Why, you might ask, am I sending birthday wishes to a dead guy? Well, there are a number of reasons, the most important of which is Ken Greenhall was a great, criminally underrated horror author who spent his career in utter obscurity, eventually giving up on it altogether and disappearing into seeming oblivion until his death in 2014. But fortunately for us horror nerds, Valancourt Books recently rediscovered and published some of his amazing horror novels and I want to share them with you here today. If you’ve yet to experience Greenhall’s peculiar brand of magic, his remarkable ability to get into a character’s head and virtually become them, you should fix that immediately. Here are three titles you should get your hands on ASAP.
“If you were to go into your bedroom tonight – perhaps by candlelight – and sit quietly before the large mirror, you might see what I have seen. Sit patiently, looking neither at yourself nor at the glass. You might notice that the image is not yours, but that of an exceptional person who lived at some other time …”
The image in the mirror of fourteen-year-old Elizabeth Cuttner is that of the fey and long-dead Frances, who introduces Elizabeth to her chilling world of the supernatural. Through Frances, Elizabeth learns what it is to wield power – power of a kind that is malevolent and seemingly invincible. Power that begins with the killing of her parents …
First published in 1976, Ken Greenhall’s debut novel Elizabeth is a lost classic of modern horror fiction that deserves rediscovery. This edition includes a new introduction by Jonathan Janz.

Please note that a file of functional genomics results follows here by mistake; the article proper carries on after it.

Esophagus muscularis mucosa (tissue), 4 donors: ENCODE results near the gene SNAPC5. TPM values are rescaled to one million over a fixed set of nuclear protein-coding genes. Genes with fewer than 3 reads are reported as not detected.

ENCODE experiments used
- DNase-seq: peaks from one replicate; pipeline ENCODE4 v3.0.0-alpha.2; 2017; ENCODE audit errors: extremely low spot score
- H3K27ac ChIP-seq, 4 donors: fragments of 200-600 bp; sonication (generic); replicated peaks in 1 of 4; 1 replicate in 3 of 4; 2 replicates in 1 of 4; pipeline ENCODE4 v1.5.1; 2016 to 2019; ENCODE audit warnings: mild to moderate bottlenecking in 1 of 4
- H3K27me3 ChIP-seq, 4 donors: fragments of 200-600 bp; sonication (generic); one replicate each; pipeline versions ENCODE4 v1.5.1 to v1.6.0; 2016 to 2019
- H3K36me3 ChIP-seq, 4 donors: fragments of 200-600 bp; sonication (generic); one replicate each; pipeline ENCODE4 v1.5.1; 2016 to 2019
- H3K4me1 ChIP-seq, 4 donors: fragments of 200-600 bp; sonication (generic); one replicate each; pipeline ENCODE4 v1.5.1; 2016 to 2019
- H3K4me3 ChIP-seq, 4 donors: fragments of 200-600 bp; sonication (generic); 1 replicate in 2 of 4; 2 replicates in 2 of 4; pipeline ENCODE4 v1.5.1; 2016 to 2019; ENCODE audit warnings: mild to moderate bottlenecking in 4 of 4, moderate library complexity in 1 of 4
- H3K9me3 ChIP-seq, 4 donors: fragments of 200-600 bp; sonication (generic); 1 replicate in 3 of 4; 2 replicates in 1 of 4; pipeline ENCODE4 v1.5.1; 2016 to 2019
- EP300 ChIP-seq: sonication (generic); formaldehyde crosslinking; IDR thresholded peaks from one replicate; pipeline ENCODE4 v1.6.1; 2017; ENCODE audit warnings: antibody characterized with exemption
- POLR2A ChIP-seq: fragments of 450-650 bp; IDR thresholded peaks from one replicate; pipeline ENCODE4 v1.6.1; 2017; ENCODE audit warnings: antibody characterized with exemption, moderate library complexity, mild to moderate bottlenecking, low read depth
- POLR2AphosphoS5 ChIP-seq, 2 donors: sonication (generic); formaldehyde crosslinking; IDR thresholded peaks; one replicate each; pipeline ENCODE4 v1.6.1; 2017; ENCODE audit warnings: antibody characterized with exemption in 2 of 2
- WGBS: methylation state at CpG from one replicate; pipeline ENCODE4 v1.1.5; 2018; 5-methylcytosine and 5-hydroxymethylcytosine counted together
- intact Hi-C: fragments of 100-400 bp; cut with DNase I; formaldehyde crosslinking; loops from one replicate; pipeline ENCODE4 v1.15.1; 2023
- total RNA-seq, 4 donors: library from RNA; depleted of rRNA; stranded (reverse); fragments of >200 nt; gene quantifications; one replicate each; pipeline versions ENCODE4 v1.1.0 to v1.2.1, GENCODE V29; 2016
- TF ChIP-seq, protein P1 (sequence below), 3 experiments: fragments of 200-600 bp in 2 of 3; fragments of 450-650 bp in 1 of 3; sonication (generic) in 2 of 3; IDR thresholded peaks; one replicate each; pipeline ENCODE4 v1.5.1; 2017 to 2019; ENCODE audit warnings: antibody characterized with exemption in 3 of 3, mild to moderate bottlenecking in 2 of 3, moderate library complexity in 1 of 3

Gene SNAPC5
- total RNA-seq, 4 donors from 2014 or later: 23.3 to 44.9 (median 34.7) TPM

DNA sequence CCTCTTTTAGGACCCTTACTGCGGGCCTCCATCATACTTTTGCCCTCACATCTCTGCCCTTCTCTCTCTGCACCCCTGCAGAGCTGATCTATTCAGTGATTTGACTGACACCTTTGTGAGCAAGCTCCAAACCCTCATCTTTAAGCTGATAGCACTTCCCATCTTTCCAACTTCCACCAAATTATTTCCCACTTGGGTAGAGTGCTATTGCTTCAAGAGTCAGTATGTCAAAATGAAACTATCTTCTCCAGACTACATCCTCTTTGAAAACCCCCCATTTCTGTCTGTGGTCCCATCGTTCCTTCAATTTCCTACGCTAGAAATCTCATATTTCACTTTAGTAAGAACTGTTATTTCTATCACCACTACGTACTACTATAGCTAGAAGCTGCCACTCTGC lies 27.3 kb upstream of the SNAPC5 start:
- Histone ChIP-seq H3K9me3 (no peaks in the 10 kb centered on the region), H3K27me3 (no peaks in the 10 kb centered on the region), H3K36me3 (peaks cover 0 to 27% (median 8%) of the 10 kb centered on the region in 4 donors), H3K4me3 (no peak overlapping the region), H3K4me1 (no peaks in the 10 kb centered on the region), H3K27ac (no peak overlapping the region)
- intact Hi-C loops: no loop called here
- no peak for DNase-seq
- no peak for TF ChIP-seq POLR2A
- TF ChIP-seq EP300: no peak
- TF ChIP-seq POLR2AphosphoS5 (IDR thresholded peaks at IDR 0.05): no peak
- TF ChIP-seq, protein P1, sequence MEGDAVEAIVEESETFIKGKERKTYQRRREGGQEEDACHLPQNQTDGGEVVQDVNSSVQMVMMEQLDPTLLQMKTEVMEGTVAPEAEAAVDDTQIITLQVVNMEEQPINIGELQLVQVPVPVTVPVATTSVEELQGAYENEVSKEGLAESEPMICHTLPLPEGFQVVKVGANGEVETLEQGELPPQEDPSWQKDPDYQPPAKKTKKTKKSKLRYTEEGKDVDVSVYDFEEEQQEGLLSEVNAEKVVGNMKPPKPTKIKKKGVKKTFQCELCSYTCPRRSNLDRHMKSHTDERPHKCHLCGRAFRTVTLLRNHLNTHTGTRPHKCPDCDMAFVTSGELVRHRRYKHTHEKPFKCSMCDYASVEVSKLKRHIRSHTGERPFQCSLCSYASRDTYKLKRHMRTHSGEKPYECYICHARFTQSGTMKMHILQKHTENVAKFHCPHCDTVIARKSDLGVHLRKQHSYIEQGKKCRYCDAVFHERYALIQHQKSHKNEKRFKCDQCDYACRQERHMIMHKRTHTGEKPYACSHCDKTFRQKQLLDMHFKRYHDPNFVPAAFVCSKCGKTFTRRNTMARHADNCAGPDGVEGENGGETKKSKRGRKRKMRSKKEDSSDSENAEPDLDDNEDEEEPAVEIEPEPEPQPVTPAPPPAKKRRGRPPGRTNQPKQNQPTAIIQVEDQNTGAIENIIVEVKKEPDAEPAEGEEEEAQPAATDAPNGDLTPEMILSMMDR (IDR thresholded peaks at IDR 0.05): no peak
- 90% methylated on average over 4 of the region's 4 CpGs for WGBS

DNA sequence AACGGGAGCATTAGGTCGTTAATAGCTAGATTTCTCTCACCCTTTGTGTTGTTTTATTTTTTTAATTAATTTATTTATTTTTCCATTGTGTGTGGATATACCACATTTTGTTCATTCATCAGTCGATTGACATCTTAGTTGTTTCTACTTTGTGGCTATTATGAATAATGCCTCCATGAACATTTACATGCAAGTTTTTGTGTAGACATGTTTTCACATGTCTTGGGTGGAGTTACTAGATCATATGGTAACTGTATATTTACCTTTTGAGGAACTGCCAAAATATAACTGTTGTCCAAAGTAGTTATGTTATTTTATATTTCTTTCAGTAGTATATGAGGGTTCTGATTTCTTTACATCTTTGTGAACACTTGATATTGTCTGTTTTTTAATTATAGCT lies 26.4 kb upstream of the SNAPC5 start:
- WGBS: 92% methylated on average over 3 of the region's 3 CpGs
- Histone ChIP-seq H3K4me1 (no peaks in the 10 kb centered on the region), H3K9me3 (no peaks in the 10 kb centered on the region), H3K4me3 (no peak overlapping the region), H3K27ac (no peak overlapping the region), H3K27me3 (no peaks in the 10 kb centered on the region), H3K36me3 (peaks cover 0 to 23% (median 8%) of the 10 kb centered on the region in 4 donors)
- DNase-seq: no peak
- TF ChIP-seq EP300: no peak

‘What are the possibilities of my strength? That is a thought I have never had before. What if some morning as the old woman stood at the head of the staircase she were suddenly to feel a weight thrusting against the back of her legs? What if she were to lunge forward, grasping at the air, striking her thin skull against the edge of a stair? What would become of me if she were found unmoving at the bottom of the stairway?’
Such are the thoughts of Baxter, a sociopathic bull terrier on the hunt for the perfect master, as he contemplates the demise of his first victim. The basis for the acclaimed 1989 film Baxter, Ken Greenhall’s utterly chilling and long-unobtainable Hell Hound (1977) has earned a reputation as a lost classic of horror fiction. This first-ever reissue includes a new introduction by Grady Hendrix.
When photographer Jonathan Brewster’s four-year-old daughter Joanne tells him about her new invisible friends, he doesn’t think too much about it. But then he sees them for himself: weird and uncanny images of the dead appearing in his photographs. The apparitions seem to have some connection to Childgrave, a remote village in upstate New York with a deadly secret dating back three centuries. Jonathan and Joanne feel themselves oddly drawn to Childgrave, but will they survive the horrors that await them there?
The third novel by Ken Greenhall (1928-2014), whose works are receiving renewed attention as neglected classics of modern horror, Childgrave (1982) is a slow-burn chiller that ranks among Greenhall’s best.
About Ken Greenhall:
Ken Greenhall was born in Detroit in 1928, the son of immigrants from England. He graduated from high school at age 15, worked at a record store for a time, and was drafted into the military, serving in Germany. He earned his degree from Wayne State University and moved to New York, where he worked as an editor of reference books, first on the staff of the Encyclopedia Americana and later for the New Columbia Encyclopedia. Greenhall had a longtime interest in the supernatural and took leave from his job to write his first novel, Elizabeth (1976), a tale of witchcraft published under his mother’s maiden name, Jessica Hamilton. Several more novels followed, including Hell Hound (1977), which was published abroad as Baxter and adapted for a critically acclaimed 1989 French film under that title. Greenhall died in 2014.